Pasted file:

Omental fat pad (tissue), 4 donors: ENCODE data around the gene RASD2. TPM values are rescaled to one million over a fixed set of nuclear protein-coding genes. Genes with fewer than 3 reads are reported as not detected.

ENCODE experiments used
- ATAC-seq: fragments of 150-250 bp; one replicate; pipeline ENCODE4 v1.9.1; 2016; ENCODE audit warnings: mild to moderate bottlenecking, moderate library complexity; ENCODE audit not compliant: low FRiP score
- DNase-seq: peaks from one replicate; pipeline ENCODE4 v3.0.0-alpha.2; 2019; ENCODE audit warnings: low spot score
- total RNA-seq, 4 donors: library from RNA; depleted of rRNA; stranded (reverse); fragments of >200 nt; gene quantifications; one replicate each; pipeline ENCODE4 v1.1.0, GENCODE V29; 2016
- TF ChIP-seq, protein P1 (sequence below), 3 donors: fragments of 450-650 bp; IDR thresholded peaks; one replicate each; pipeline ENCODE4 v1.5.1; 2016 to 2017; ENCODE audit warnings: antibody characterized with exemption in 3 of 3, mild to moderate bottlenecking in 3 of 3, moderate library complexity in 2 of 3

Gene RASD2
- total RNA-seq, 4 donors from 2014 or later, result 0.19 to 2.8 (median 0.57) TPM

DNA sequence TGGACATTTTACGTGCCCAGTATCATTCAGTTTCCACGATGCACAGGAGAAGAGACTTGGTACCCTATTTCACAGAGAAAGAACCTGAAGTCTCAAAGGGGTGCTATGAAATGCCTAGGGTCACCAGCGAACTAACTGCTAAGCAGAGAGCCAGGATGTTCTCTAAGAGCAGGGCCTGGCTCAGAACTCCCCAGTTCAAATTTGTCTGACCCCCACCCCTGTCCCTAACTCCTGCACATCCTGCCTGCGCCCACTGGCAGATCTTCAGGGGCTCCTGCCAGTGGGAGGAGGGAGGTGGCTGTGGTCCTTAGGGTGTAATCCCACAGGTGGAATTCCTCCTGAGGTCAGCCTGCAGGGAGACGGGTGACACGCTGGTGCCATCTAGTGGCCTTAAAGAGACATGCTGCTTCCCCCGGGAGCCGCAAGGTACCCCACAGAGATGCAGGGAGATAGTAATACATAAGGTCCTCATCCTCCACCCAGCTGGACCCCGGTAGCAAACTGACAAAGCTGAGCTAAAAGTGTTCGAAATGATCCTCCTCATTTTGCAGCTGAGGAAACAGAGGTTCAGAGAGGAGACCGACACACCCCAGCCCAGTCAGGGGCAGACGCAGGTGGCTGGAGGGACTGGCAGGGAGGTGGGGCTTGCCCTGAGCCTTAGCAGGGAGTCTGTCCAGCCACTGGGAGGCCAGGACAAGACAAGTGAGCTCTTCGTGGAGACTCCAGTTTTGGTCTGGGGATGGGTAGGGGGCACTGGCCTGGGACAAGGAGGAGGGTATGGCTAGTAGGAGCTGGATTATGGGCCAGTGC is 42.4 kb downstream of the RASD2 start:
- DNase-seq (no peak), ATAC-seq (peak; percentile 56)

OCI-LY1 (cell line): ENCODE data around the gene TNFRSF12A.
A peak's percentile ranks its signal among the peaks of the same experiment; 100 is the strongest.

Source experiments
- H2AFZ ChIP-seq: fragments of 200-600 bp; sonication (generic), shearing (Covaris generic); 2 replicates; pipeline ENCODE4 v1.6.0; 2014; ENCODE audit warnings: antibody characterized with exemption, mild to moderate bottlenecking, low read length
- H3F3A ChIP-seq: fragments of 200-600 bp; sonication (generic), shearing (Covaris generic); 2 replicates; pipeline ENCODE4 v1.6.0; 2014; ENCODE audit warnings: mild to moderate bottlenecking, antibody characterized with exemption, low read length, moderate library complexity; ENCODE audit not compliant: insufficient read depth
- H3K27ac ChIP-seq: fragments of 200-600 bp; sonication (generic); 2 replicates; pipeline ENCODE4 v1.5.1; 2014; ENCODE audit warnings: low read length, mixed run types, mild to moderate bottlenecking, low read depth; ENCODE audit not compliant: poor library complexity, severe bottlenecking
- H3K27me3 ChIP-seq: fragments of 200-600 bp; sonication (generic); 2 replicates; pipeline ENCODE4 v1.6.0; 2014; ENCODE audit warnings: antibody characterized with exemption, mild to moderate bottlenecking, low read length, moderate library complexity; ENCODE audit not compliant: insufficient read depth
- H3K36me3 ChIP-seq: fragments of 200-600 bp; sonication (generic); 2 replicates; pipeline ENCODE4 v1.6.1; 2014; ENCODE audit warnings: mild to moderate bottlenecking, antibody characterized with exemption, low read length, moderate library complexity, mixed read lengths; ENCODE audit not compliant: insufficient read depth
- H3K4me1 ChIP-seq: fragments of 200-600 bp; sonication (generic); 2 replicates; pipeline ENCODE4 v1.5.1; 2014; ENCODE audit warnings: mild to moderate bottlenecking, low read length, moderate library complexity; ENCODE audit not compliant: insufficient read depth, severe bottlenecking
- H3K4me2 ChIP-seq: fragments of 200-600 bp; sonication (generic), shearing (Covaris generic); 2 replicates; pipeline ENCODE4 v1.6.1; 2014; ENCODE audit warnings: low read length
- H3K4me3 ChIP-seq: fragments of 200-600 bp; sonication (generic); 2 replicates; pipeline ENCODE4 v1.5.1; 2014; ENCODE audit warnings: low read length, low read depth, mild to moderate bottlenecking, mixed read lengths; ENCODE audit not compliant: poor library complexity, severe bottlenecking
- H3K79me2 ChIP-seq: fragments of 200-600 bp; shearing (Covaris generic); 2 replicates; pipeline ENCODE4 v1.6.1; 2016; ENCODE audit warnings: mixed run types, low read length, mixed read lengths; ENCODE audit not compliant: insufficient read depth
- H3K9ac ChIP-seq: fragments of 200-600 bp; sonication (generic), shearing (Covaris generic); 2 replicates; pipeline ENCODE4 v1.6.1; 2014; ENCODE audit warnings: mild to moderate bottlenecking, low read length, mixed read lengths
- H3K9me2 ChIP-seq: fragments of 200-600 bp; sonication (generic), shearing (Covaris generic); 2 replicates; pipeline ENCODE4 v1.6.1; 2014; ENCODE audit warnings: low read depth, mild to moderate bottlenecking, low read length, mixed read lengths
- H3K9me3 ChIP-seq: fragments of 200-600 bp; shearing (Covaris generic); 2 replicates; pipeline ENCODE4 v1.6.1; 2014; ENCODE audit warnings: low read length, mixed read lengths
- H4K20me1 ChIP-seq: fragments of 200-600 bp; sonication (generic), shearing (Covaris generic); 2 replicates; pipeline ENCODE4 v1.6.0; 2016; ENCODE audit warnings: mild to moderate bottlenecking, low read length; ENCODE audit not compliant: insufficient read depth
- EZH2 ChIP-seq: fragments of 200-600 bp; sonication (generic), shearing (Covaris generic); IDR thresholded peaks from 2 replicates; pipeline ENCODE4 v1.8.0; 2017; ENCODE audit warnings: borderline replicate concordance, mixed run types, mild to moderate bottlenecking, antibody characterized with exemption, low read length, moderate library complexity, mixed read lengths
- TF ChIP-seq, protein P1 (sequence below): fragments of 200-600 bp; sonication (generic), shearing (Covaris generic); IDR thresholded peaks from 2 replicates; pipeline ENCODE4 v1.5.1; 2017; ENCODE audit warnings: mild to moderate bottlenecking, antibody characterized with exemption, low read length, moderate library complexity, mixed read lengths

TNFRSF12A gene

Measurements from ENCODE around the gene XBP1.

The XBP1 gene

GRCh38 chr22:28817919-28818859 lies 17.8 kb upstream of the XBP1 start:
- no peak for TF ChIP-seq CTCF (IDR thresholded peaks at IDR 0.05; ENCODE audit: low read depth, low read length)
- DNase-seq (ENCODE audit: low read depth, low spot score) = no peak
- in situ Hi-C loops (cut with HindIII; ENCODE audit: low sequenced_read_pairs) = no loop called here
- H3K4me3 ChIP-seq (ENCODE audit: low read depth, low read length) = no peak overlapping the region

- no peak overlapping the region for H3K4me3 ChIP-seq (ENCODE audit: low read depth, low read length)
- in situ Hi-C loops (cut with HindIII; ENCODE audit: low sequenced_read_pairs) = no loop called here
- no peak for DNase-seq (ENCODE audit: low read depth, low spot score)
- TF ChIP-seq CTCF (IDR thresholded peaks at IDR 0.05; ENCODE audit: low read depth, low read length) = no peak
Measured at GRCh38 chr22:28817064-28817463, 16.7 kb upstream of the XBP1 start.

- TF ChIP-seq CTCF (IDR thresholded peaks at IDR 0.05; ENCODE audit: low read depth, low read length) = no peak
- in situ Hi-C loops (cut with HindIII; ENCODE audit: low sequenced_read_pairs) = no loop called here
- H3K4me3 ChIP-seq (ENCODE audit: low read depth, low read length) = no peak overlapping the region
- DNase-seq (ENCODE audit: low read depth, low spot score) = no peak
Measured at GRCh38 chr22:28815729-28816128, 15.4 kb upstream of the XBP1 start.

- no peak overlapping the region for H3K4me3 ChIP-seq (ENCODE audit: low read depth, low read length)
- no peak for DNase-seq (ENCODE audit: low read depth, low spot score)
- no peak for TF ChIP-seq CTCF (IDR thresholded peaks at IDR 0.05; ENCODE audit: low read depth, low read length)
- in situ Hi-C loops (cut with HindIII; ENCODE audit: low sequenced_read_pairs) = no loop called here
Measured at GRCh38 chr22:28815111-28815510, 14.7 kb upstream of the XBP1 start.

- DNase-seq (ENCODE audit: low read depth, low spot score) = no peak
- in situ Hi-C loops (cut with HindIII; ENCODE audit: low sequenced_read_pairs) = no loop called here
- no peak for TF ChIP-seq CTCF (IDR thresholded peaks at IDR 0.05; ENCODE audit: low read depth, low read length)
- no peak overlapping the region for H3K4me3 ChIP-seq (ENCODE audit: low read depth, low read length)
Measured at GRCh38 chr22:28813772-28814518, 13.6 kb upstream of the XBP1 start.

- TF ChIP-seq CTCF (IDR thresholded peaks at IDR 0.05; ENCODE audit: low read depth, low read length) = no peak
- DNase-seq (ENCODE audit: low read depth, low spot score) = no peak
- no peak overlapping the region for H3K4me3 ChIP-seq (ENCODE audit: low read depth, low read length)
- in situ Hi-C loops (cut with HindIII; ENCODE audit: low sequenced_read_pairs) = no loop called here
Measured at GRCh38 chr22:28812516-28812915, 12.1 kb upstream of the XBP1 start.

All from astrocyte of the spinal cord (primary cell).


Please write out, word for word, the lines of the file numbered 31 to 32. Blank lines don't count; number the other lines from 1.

The XBP1 gene

GRCh38 chr22:28817919-28818859 lies 17.8 kb upstream of the XBP1 start: